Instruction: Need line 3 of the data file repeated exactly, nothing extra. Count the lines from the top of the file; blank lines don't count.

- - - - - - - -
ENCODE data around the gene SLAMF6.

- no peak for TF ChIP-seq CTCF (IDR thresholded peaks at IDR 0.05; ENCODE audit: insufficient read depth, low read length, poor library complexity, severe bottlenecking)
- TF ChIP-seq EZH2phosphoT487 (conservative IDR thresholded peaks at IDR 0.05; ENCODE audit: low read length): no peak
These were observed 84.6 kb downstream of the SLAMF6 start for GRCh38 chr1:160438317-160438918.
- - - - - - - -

- TF ChIP-seq EZH2phosphoT487 (conservative IDR thresholded peaks at IDR 0.05; ENCODE audit: low read length): no peak